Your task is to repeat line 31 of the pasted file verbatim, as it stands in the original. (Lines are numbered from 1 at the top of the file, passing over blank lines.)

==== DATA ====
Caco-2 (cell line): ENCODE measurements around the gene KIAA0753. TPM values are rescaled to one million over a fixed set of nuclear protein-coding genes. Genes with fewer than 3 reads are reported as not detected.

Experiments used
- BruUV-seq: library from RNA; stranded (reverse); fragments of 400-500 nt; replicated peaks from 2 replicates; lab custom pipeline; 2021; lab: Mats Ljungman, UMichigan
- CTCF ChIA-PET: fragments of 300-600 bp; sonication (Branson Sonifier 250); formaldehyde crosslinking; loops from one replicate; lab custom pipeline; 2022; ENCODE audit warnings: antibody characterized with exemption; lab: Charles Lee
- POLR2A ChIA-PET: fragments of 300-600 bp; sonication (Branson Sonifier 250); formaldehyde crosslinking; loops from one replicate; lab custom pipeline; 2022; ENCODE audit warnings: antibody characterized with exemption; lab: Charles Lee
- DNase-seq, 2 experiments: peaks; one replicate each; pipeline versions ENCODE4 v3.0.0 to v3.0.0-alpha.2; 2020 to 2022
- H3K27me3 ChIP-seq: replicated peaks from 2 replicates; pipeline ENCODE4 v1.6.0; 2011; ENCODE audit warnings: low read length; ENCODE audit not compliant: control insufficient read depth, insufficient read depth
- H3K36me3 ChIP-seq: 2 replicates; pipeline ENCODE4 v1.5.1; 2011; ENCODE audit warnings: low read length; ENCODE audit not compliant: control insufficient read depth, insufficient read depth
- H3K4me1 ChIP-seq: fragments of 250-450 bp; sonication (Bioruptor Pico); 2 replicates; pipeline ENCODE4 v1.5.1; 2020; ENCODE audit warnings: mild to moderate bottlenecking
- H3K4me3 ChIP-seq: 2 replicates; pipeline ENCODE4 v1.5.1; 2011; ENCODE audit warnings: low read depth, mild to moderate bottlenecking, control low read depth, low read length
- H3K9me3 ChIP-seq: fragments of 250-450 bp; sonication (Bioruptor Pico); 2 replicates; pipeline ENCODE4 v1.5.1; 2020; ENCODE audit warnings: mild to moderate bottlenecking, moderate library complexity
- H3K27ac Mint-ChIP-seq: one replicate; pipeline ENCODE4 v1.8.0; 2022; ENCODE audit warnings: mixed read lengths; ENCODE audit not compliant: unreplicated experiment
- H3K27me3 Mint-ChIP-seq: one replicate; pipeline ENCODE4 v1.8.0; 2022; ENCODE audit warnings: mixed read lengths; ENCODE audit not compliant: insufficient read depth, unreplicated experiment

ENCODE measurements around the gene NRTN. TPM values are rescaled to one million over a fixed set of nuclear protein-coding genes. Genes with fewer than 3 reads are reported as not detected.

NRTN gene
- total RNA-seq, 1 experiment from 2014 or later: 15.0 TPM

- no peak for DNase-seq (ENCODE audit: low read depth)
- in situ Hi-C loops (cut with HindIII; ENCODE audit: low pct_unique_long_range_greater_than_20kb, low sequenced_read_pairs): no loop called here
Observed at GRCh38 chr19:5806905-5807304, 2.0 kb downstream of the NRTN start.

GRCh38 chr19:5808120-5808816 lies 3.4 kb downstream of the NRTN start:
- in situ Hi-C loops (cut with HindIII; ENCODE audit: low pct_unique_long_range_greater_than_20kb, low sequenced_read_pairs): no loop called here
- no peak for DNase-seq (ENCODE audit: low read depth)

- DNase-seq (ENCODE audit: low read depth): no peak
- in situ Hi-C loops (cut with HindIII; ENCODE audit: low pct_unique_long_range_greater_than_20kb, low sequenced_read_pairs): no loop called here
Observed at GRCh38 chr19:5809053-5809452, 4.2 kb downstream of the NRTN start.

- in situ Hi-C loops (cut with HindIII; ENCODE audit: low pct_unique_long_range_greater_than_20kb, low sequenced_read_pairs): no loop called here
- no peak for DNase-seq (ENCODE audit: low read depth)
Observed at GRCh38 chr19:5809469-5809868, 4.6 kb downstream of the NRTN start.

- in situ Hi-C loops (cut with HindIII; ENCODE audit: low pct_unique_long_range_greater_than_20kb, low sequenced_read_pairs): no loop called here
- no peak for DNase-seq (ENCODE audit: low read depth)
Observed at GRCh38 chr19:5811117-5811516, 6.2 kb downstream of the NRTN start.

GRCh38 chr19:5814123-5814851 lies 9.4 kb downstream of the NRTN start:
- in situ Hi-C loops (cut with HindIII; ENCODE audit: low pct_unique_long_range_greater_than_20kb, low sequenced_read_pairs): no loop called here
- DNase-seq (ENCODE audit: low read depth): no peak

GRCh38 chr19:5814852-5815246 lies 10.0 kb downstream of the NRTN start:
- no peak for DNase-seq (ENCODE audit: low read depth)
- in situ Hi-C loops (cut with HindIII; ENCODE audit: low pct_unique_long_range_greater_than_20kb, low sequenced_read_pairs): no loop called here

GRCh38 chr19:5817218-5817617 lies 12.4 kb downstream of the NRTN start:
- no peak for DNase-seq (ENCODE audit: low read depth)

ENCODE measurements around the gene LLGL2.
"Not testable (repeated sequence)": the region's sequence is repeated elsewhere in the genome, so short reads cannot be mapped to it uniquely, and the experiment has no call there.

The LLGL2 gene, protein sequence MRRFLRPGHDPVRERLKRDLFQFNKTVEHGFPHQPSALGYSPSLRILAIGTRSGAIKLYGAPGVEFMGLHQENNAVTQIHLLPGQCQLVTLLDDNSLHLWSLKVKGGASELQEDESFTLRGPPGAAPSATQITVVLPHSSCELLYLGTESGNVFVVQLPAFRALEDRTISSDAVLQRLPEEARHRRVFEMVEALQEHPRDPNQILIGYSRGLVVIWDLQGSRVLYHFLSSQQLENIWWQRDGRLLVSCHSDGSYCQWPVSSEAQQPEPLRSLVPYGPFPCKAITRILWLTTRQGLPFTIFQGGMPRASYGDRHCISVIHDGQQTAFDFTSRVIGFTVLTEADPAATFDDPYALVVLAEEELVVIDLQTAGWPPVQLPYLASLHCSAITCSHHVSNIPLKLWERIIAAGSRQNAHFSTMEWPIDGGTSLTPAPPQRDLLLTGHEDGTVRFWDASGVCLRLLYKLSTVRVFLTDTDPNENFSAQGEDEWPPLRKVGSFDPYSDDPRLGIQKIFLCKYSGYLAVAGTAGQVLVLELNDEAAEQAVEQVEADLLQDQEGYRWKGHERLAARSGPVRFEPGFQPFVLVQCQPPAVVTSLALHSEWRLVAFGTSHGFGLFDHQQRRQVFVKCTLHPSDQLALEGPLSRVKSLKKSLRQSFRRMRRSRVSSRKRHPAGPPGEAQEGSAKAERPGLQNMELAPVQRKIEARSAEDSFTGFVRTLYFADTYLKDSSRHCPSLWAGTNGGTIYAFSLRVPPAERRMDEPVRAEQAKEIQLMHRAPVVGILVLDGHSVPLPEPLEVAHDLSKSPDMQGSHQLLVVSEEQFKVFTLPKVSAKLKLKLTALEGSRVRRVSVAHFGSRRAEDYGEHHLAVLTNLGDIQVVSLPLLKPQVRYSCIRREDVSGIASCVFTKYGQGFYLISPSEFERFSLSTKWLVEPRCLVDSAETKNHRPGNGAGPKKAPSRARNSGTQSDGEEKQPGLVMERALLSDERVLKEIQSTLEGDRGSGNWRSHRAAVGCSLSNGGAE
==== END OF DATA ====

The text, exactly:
Observed at GRCh38 chr19:5811117-5811516, 6.2 kb downstream of the NRTN start.